The Cartoonists by Susanna McLeod     


Walt Disney, the Early Years

August 30, 2012


A businessman of colossal vision and skill, Walt Disney built a wildly successful empire around the artform of animated cartoons and film entertainment. Along with commercial talent, he was also capable with pen and drawing board. A skilled artist, Walt Disney drew talking animals with personality; decades later the characters he devised are still beloved the world over..


Seven years old. That is how old Walt Disney was when he sold his first sketches. A born creator, Disney was drawing, sketching, and painting as a young child, and then the entrepreneurial boy began selling his works of art.

Born on December 5, 1901, Walter Elias Disney was the fourth of five children of parents Flora and Elias Disney. Walt and his siblings Herbert, Raymond, Roy and little sister Ruth lived in Chicago, Illinois until 1906. Apparently worried about rising criminal activity in the city, Elias moved his family to a farm near Marceline, Missouri.


Moving the family to Kansas City, Missouri six years later, the Disney children found new interests. In particular, Walt developed a love of trains. The penchant for railways ran in the family - his uncle Michael Martin was a train engineer and Walt's childhood home was near the Santa Fe Rail Line.

But Walt Disney's first summer job when he was a teenager wasn't in the creative field. Instead, he worked "with the railroad, selling newspapers, popcorn and sodas to travelers," said Walt Disney's 100th Birthday Celebration"During his life Walt would often try to recapture the freedom he felt when aboard those trains, by building his won miniature train set." Disney later built an 1/8-scale railroad in his backyard. He dubbed his train the "Carolwood Pacific" and also called it the "Lilly Bell" after his wife..

Walt Disney at Laugh-O-Grams Desk  
Walt Disney's "Oswald the Lucky Rabbit"  
Walt Disney Creating Laugh-O-Grams, © Walt Disney  

Attending McKinley High School in Chicago, Disney studied photography and art. He contributed his cartoons to the school newspaper. "At night," said, "he took courses at the Chicago Art Institute."

Teachers made use of the talented young man, asking him to give talks to the class while sketching illustrations on the board. Perhaps those were a form of Chalk Talks!

When World War One broke out, Disney dropped his school work and signed up for duty. He was rejected - Disney was only 16 years old. It didn't stop him, though. Instead, he joined the Red Cross "and was send to France for a year to drive an ambulance," stated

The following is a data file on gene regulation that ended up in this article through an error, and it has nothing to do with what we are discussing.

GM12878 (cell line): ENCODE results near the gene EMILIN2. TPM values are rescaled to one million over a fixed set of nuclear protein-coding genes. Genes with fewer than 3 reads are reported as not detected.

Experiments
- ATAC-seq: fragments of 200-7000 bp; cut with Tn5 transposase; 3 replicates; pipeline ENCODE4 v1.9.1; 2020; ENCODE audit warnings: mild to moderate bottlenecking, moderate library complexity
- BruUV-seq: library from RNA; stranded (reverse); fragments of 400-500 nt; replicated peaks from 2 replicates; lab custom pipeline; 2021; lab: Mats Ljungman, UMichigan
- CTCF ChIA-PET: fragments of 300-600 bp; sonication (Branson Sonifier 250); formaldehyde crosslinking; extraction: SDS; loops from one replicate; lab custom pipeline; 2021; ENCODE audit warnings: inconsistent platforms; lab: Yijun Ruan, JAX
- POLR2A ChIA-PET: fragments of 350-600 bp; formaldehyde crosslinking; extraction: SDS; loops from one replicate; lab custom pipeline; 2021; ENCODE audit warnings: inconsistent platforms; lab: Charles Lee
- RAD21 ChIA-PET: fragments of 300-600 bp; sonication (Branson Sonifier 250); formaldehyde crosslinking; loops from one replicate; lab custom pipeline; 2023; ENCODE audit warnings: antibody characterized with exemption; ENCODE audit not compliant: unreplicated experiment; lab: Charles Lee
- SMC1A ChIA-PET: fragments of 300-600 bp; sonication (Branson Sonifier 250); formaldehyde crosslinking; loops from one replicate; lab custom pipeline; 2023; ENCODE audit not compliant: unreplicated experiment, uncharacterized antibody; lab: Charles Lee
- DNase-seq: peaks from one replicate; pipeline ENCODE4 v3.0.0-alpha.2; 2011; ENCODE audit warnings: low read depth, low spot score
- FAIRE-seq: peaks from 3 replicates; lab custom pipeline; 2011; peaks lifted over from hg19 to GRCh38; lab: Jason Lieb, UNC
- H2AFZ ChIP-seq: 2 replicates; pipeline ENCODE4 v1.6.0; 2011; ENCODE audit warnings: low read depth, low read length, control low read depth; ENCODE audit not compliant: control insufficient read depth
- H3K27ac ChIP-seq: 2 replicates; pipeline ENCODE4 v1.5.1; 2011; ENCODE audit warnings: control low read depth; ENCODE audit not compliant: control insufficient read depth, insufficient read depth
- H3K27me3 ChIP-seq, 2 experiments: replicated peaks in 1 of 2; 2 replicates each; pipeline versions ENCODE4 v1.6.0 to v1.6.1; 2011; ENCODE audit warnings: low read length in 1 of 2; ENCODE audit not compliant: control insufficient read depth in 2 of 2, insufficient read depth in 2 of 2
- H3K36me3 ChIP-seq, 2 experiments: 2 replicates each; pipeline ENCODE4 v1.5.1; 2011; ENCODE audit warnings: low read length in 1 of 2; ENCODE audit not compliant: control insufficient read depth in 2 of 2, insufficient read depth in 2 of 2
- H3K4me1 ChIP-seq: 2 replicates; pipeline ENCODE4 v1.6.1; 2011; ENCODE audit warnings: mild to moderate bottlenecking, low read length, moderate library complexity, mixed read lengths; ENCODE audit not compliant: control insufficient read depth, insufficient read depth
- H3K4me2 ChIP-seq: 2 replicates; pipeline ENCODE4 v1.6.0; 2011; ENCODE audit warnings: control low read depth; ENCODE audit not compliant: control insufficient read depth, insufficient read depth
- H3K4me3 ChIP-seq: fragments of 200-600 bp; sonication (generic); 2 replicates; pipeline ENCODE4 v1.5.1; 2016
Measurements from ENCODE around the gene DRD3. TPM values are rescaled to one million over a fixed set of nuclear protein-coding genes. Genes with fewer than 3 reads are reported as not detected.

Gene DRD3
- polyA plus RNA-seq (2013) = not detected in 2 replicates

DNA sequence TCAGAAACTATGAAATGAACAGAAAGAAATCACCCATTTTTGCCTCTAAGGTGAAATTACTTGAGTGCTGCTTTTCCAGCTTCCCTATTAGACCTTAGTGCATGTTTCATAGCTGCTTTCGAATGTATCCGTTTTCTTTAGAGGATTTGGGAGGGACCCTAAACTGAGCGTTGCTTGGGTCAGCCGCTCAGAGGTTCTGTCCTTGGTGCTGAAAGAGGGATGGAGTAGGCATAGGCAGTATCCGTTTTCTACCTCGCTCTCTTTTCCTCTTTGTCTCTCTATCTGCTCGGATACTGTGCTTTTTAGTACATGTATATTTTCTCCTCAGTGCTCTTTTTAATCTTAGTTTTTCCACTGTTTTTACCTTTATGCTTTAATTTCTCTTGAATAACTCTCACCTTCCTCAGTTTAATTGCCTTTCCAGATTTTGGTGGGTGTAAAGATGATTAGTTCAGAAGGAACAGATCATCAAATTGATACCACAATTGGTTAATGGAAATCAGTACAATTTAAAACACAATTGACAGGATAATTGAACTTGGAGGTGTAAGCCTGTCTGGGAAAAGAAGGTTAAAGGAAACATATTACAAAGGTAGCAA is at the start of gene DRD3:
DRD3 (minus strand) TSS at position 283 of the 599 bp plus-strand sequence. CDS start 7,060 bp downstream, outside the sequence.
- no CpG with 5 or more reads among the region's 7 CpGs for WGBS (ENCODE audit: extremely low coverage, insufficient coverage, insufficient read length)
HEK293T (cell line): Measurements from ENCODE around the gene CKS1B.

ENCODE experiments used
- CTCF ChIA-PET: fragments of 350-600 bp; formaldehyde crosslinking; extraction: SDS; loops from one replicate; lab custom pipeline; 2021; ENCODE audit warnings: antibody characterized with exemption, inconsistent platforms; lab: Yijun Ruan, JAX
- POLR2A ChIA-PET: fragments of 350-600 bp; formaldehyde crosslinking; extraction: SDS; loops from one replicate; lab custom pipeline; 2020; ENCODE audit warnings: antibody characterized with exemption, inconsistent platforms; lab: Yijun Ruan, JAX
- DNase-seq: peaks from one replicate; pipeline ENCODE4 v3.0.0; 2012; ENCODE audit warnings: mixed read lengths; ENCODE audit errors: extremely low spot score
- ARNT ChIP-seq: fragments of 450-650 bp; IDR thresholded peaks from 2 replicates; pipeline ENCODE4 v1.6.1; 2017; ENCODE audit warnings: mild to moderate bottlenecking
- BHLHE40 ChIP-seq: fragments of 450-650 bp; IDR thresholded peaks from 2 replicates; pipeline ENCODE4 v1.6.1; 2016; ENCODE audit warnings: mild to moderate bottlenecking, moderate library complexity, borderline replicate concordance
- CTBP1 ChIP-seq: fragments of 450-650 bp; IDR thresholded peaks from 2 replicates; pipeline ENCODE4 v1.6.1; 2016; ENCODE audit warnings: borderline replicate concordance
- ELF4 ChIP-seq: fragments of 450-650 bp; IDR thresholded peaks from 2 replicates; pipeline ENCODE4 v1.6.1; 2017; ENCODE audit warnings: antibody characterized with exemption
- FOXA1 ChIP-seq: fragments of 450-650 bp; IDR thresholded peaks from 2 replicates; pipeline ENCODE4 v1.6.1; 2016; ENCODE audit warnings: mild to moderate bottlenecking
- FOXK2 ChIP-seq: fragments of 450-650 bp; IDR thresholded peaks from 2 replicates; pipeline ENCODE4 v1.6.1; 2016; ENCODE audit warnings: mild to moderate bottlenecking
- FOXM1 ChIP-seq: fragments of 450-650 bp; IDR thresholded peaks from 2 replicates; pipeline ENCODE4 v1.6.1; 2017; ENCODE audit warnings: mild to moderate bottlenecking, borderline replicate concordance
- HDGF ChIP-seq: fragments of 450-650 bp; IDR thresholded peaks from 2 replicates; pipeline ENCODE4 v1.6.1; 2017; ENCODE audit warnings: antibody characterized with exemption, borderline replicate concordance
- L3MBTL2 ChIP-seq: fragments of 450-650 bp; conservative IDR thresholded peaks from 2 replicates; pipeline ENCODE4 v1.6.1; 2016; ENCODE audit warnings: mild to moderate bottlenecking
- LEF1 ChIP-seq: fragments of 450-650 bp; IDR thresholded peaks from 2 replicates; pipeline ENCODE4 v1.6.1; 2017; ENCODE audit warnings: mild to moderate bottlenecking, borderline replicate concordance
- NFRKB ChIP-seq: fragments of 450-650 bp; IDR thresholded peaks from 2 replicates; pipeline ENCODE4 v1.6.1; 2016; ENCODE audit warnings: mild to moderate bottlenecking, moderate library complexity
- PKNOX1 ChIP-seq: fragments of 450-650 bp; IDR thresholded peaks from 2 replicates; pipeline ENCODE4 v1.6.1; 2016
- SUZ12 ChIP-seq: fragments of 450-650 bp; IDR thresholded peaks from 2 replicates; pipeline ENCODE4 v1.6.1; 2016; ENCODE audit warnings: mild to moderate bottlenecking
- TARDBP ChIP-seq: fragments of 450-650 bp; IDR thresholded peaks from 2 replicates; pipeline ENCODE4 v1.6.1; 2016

Walt Disney's "Oswald the Lucky Rabbit." © Walt Disney Corporation  

Returning from overseas in 1919, Disney's brother Roy found him a job with Pesman-Rubin Art Studio in Kansas City. There he met a future great cartoonist and illustrator - Ub Iwerks.

Next working at the Kansas City Film Ad Company, Disney made advertisements using time consuming cut-out animation. While there, he dabbled in animation using hand-drawn cels. So pleased with his product, Disney opened his own studio. The company was called "Laugh-O-Grams." Disney hired creator Fred Harmon, and as business flourished, also hired Ub Iwerks.

"They did a series of seven-minute fairy tales that combined both live action and animation," said, calling the clips The Alice Comedies.. By 1923, however, the studio had become burdened with debt and Disney was forced into bankruptcy." Disney's dream remained front and centre; he was still only 22 years old.

Walt Disney Drawing Mickey Mouse

Partnering with his brother in California, Walt and Roy pooled their money and then borrowed a few hundred dollars to get a new business started. The men "set up shop in their uncle's garage." said Walt Disney's 100th Birthday Celebration, and "soon, they received an order from New York for the first Alice in Cartoonland (The Alice comedies) featurette." Expanding out of the garage, the animation studio Disney Bros. Studios moved to a space behind a real estate office.

"Roy operates a secondhand camera while two girls were hired to ink & paint the celluloids," noted Walt Disney Timeline. "Walt does the animation."

One of Disney's employees was more to his liking than the others. On July 13, 1925, Disney married Lillian Bounds, one of the inker girls. The Disneys would later raise two girls, Diane and Sharon.

Two years later, the blossoming studio was renamed Walt Disney Studios. He hired Rollin Hamilton as animator.

Walt Disney Drawing Mickey Mouse Character © Walt Disney Corporation  

Ub Iwerks also worked with the studio. Disney designed a new character, "Oswald the Lucky Rabbit" and sold the rights to Mintz Distribution. "When costs became too high Walt wanted to end distribution. As a r,esult, "Oswald" becomes Mintz's own, and Mintz takes Walt's best animator, Ub Iwerks," said Walt Disney Timeline. It must have been quite a blow to the Disney studio.

The year 1928 was momentous for the creator. The character that would become known and loved world wide was born: Mickey Mouse. Mickey debuted in "Plane Crazy" to great fanfare, then made an even bigger splash in "Steamboat Willie." The Mouse also made technical history with "Steamboat Willie." The film was the first animated cartoon with sound. Mickey Mouse was a star. Disney learned an important lesson from his "Oswald" character. He would never sell his rights away again.

Walt Disney was a star too, and his story was only just beginning. Disney's imaginative future included groundbreaking animation, beloved movies, the joyfilled theme parks Disneyland and Disney World, merchandise, books... and so much more.

Suffering from lung cancer, Walt Disney died on December 15, 1966. An inspiration to creators, the Disney name will not easily be forgotten.

© Susanna McLeod 2012